What happened to the Greyhound Pavilion? Craig Bavaro did some reasearch on this very question and found the answer (along with the answer to "What Ever Happened..." to a number of pavilions as he reported in his essay "An Almost Fond Farewell" featured here at This is the perfect time to repeat Craig's findings:

... according to the Fair records, this building was actually demolished in the early part of 1967 in conjunction with the return of the Park to the City of New York that summer. Curious enough is the fact that the records clearly indicate early on that the Fire Department would take over this building after the Fair. To that end the building was indeed turned over to the Fire Department in late 1965 by Greyhound, and Greyhound paid the City of New York the sum of $37,000 as their portion of the conversion costs from their demolition budget. At some point in 1966 the Fire Department determined that, once again, the cost to upgrade the building to bring it into compliance with New York City building codes was more than it was worth. The records are silent as to why the upgrade costs were not quantified early in the decision process as was so well documented with most other structures considered. Ufortunately they dragged their feet in notifying Fair officials of this fact. And as such, by late 1966, Fair officials became increasing concerned that this matter would not be resolved in time for the Fair Corporation to avail themselves of the demolition contractors already on site doing other work if the pavilion should need to be torn down. To further complicate matters, during the same period, someone in city government floated the idea of using this building for some kind of poverty assistance program. Needless to say Moses was not happy about this for he felt that a city park was no place for such use. Finally, in early 1967, all parties agreed that the building would be demolished and the orders were issued to disconnect the utilities in preparation for the wreckers to move in. It seems that in their rush to complete the work by the re-dedication of the Park, the demolition company retained to do the work caused some serious damage to the underground electrical distribution system, even though Fair officials took great pains to provide them with the necessary blueprints to prevent this. Curiously, the record ends there and it was not possible to tell who ended up paying for the necessary repairs to the underground utilities.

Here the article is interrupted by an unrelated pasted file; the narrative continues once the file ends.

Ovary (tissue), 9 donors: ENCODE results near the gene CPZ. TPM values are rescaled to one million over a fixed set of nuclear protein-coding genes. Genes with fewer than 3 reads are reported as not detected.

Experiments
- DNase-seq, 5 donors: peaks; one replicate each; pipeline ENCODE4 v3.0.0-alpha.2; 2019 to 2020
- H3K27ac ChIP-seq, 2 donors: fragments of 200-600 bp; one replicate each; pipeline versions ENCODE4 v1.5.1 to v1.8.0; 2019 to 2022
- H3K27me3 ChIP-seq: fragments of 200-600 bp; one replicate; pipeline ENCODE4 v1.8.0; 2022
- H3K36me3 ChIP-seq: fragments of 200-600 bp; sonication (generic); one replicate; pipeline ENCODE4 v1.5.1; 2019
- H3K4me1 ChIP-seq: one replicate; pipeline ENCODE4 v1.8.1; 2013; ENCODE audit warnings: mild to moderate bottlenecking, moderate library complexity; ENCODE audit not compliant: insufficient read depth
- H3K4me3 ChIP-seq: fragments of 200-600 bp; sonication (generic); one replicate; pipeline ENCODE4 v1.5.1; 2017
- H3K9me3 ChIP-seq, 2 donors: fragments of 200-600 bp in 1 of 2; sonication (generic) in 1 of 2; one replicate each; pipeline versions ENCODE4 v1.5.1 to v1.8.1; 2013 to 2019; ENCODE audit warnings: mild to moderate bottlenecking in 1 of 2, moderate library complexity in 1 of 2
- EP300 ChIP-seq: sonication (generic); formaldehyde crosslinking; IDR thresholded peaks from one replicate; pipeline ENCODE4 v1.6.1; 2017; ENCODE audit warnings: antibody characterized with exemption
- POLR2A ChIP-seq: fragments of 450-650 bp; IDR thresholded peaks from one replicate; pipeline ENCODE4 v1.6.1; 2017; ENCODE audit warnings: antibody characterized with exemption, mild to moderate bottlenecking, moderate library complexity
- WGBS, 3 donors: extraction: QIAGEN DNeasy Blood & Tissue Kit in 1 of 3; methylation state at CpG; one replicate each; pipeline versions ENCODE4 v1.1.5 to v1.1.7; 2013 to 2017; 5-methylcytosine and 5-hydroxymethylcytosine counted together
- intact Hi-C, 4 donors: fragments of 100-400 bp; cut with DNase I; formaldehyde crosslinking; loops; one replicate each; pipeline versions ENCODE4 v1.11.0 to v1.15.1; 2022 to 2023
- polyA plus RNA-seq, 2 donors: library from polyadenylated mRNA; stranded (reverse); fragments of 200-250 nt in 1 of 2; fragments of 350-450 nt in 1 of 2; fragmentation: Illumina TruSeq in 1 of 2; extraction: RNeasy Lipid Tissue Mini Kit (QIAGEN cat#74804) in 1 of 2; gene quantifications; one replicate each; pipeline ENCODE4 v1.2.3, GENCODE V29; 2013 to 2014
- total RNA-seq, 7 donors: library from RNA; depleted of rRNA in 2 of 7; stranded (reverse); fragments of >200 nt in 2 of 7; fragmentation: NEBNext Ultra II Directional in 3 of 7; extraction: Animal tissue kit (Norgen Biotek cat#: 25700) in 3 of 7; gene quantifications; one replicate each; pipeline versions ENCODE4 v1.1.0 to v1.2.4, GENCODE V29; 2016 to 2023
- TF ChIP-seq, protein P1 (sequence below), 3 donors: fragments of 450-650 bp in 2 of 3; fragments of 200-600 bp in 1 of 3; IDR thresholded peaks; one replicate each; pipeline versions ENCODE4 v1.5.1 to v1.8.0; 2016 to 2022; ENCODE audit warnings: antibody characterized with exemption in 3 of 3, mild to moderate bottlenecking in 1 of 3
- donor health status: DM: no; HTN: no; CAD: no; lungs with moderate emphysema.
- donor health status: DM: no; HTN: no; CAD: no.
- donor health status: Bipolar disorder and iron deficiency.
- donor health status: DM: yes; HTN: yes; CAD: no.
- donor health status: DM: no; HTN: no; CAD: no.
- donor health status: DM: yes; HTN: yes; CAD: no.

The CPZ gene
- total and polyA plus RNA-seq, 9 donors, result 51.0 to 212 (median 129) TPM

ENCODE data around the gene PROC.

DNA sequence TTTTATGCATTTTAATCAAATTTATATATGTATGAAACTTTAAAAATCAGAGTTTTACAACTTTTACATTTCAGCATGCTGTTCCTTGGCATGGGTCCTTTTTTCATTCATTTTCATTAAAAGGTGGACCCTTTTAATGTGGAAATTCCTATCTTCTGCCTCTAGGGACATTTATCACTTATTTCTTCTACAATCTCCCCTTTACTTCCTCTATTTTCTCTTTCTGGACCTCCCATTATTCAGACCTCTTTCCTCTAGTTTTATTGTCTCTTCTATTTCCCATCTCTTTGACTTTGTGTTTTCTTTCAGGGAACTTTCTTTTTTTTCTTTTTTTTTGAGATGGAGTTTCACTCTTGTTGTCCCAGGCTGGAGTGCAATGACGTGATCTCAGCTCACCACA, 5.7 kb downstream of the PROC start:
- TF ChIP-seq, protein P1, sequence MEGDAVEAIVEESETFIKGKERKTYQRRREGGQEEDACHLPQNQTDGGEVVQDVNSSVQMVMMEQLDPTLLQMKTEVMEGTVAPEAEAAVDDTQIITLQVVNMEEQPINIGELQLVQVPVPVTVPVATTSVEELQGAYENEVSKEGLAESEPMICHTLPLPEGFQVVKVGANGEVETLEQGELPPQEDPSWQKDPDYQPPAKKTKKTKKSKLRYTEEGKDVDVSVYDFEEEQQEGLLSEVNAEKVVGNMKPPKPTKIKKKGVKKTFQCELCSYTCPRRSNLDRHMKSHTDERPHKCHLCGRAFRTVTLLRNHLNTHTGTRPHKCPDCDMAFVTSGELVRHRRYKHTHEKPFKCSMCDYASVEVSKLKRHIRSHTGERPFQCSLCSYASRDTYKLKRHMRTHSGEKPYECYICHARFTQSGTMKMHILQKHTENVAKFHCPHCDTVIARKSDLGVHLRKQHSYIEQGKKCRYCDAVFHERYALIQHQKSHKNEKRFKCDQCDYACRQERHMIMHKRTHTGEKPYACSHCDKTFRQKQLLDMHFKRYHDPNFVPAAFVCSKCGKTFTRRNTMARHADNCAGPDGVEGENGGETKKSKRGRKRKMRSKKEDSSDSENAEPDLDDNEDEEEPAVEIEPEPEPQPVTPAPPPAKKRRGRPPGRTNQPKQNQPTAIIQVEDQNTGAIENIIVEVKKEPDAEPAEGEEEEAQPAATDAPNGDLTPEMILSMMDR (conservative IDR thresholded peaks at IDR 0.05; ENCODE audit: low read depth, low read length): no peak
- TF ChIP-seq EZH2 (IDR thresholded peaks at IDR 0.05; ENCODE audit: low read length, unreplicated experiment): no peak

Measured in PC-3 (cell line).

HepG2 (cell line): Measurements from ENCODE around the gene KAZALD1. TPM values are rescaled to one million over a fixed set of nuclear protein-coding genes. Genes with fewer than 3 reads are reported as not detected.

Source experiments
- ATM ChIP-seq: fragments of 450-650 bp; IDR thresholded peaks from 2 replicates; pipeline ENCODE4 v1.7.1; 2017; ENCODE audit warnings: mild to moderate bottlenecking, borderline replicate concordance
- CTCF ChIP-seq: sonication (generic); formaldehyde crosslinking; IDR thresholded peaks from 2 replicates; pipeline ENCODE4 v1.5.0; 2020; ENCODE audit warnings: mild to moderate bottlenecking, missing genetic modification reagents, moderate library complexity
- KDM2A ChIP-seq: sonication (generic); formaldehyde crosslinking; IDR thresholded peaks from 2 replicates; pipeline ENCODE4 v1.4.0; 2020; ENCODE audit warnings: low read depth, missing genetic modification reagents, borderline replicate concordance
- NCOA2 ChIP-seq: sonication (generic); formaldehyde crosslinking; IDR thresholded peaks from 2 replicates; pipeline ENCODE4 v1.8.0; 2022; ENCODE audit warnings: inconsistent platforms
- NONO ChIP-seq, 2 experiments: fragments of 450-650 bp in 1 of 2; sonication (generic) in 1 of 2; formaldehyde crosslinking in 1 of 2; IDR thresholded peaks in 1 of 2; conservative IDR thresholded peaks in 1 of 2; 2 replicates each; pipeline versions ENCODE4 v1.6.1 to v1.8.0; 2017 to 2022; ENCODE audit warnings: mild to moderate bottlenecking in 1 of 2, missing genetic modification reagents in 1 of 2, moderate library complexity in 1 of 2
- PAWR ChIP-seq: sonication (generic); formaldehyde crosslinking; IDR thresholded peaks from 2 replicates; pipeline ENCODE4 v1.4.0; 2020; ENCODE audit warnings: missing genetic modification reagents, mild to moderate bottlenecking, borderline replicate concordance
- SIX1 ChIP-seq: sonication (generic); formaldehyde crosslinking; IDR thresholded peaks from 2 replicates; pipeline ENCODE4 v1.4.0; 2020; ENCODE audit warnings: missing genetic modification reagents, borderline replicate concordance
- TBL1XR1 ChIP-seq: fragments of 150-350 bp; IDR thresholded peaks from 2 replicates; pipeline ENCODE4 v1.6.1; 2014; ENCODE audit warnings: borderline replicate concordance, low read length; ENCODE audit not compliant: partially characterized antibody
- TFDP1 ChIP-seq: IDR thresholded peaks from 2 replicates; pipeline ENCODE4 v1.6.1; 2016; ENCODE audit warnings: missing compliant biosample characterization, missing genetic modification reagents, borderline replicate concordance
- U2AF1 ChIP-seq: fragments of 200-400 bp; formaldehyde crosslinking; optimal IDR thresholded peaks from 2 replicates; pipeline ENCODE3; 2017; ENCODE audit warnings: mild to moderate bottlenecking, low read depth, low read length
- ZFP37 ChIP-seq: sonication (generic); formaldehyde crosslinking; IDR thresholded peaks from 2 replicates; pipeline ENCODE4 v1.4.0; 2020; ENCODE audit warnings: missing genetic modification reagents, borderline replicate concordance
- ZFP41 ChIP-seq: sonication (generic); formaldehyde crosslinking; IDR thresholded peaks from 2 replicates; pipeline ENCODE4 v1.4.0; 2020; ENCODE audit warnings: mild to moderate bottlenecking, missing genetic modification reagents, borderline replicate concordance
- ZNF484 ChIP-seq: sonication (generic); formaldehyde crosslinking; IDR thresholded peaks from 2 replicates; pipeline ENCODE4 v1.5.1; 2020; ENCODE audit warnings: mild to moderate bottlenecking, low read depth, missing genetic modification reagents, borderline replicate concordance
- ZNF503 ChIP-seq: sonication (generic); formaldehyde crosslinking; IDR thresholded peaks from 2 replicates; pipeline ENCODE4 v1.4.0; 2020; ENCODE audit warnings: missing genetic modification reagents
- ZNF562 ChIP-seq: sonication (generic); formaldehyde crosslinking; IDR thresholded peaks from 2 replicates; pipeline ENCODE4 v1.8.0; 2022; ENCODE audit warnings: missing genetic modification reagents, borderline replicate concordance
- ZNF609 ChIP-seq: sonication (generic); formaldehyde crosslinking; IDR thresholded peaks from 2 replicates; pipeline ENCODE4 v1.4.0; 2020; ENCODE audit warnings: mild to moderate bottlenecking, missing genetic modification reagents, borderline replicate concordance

Flushing Meadows June 1967

Source: Photo courtesy Bill Cotter Collection

webmasters note: Ron Dominguez reports: In June 1967 I was very fortunate to go with my dad and brother to the fair grounds for the dedication as a city park. While the event was nice it was still a very painful experience for me since I was a wild World's Fair fanatic. Seeing it all gone made me very sad. As I wandered around the park I happened to spot what was left of the Greyhound pavilion. On the day of the dedication as a park, the wreckage of the pavilion being demolished was STILL on the grounds. Most of the pavilion was still standing and the area had a chain link fence around it. So I know from actually being there that the demolition was late and a good bit of the pavilion was still there that day. Ron Dominguez, via email 2/08/2010.